Theodore Roethke had a conflicted relationship with his father. He loved the man, but feared him at the same time.
Roethke grew up in Saginaw, Michigan, a place that influenced his work long after. The greenhouse that his father and uncle owned, as well as the woods beyond, filled the poet's childhood with the wonders of the natural world. Roethke followed his father around as he worked and idolized him.
Roethke's father died of cancer when Roethke was fifteen, and it shook the boy's world. Long after that traumatic event, Roethke struggled with depression and mental illness. Roethke's writing often referred back to his childhood and, as we see in this poem, his father. "My Papa's Waltz" was published in a magazine in 1942, then again in Roethke's book The Lost Son and Other Poems, as well as in anthologies ever since. When you read this poem, keep in mind the title of the first book it appeared in. More than twenty years after his father's death, Roethke still wrote as a "lost son."
This poem shows a moment in the life of a father and son, but we wouldn't recommend sending it to your dad for Father's Day. This bedtime dance in the kitchen seems sweet at first, but it's also scary.
We all have fathers, whether or not we know them, and, pardon the morbidity, there's a good chance that our fathers will die before we do. We can dread the inevitable deaths of our fathers, or of our parents in general, but most of all, we hope they won't die until we're older. Roethke, though, dealt with the death of his father when he was just fifteen years old; it's probably not coincidental that the speaker of this poem clings on to his father "like death."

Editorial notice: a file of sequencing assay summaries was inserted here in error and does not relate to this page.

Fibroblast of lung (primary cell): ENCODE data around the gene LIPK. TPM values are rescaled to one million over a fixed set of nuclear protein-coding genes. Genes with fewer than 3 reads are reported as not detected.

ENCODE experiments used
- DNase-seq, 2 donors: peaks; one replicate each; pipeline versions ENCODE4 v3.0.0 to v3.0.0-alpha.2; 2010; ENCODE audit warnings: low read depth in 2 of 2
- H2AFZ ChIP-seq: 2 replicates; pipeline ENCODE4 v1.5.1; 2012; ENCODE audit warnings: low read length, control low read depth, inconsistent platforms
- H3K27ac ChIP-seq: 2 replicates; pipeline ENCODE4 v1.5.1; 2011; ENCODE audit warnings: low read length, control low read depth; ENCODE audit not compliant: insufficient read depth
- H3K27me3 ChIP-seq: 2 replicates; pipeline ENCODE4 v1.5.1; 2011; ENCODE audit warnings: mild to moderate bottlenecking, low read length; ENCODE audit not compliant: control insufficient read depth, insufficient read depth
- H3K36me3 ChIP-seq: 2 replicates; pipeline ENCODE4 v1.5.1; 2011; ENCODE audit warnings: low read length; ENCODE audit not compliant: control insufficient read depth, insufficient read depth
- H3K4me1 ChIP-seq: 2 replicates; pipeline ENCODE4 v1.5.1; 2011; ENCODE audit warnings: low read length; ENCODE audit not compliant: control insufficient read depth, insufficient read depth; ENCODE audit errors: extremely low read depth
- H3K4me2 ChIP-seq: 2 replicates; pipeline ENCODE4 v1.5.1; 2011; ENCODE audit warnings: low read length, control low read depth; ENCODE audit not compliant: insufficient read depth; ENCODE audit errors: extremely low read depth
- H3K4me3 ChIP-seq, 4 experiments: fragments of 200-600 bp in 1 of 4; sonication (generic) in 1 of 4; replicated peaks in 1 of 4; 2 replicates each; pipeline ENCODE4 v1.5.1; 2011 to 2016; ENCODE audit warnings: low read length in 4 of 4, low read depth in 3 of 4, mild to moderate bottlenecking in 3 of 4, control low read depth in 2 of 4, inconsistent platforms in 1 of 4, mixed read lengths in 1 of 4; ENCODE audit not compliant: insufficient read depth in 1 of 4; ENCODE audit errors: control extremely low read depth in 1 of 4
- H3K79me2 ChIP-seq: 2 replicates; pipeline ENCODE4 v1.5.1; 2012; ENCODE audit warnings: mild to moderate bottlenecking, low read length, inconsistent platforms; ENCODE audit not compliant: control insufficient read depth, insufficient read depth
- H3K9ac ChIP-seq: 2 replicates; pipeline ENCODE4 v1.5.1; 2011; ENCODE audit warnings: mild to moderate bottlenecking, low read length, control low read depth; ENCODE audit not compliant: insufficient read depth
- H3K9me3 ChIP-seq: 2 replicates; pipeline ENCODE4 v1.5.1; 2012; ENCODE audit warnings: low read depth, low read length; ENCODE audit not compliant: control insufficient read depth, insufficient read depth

Even in a poem about a memory of a father that should be happy – dancing in the kitchen, making lots of noise, and annoying mom – death and a little bit of violence still creep in. This poem is actually pretty controversial – some people think it's about an abusive, alcoholic father, while others think it's just a happy memory. We guess that the poem is waltzing somewhere in the ambiguity between extremes, so it's up to you to decide how happy this poem really is.